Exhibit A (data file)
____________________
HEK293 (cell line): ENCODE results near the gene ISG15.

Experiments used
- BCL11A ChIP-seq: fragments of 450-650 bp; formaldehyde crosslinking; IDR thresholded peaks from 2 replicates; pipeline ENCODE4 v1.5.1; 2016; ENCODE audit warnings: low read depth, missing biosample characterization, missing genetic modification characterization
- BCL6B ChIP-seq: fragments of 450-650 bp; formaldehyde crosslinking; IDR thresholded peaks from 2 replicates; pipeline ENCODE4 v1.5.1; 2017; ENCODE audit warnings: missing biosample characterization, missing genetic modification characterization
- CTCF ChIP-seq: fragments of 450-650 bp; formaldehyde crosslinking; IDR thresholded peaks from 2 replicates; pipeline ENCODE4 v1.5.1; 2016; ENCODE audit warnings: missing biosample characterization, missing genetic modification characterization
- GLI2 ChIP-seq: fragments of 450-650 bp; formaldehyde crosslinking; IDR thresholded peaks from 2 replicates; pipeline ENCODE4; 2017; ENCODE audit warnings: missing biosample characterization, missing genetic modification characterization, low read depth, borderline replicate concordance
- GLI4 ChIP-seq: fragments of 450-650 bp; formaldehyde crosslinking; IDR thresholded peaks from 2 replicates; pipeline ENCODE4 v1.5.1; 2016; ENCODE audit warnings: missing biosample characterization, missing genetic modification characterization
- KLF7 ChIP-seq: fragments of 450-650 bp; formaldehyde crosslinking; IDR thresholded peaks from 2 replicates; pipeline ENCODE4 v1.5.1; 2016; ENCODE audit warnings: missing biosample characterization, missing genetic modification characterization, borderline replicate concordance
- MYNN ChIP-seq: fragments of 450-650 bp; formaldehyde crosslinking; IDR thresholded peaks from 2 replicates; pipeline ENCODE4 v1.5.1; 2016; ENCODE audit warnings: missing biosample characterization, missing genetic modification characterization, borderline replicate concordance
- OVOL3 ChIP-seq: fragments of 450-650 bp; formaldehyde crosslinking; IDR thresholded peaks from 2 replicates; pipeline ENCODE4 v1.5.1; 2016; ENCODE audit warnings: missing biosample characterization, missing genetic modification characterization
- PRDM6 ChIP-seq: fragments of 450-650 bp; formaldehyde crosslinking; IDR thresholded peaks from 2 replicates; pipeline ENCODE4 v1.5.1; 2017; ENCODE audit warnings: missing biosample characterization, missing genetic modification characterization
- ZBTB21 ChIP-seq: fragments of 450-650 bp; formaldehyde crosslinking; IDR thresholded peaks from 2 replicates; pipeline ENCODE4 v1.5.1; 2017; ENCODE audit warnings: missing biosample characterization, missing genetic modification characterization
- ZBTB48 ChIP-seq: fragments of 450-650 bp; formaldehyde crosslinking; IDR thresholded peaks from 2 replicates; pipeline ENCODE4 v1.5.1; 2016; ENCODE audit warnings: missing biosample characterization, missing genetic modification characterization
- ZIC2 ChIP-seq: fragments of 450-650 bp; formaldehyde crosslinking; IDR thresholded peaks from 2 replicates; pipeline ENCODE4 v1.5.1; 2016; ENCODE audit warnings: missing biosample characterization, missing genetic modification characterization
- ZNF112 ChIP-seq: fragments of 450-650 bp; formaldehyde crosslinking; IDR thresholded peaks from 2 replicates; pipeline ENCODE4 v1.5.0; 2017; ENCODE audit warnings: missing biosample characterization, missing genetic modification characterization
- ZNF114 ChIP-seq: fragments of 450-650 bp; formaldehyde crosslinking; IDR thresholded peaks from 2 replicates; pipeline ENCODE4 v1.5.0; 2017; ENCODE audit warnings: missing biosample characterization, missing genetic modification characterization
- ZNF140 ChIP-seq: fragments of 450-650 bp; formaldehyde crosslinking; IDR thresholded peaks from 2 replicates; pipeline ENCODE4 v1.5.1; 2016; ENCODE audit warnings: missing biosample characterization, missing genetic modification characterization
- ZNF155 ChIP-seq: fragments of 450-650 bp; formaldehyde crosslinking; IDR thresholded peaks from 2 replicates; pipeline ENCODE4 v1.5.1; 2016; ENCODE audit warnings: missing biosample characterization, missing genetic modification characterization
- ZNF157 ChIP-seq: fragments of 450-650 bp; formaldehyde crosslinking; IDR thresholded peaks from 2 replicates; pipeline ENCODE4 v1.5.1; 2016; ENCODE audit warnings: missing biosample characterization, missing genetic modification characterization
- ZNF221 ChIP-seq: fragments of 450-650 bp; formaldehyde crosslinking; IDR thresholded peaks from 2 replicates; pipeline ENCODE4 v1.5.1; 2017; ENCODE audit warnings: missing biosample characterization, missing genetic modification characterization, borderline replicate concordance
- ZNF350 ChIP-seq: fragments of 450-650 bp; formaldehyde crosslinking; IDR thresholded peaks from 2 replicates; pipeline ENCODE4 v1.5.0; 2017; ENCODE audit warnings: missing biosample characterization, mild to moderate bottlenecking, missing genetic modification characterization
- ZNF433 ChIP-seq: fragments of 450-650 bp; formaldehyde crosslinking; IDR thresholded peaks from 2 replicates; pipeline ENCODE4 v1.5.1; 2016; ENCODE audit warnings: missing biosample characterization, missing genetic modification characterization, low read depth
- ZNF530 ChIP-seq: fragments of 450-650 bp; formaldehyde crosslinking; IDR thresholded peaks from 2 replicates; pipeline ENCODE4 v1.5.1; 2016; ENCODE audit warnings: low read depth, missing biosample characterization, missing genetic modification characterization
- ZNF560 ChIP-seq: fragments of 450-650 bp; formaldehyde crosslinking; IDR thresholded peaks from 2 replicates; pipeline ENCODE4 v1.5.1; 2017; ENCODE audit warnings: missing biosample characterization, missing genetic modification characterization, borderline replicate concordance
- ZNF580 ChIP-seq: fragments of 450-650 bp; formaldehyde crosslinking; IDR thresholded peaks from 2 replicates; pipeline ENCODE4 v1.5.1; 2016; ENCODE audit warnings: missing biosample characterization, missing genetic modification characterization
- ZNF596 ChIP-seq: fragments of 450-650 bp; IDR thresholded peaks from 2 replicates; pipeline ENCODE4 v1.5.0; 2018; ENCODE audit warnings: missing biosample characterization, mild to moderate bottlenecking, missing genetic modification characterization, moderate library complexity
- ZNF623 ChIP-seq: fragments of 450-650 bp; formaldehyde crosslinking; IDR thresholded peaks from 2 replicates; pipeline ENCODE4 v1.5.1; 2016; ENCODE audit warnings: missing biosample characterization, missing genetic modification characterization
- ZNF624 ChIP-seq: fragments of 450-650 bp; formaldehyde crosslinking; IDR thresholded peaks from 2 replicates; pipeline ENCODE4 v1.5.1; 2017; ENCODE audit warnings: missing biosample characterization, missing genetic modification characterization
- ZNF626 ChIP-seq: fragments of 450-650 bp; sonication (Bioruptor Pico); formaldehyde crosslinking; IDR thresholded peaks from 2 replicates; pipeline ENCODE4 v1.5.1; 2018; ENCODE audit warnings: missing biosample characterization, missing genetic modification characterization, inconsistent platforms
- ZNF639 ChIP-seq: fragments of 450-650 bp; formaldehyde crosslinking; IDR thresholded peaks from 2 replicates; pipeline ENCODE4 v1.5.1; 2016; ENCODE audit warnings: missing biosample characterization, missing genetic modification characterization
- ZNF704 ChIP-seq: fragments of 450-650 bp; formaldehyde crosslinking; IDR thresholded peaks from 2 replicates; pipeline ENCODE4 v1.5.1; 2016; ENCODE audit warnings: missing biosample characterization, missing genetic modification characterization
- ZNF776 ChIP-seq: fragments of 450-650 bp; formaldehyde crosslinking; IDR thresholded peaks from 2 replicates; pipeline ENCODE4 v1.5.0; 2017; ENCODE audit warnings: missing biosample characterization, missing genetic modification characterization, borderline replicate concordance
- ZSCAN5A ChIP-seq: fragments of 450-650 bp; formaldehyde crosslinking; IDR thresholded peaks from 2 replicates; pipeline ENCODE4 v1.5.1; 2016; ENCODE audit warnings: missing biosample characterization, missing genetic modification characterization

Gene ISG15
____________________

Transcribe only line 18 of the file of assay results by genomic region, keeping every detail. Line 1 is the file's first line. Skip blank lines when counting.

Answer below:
- ZNF155 ChIP-seq: fragments of 450-650 bp; formaldehyde crosslinking; IDR thresholded peaks from 2 replicates; pipeline ENCODE4 v1.5.1; 2016; ENCODE audit warnings: missing biosample characterization, missing genetic modification characterization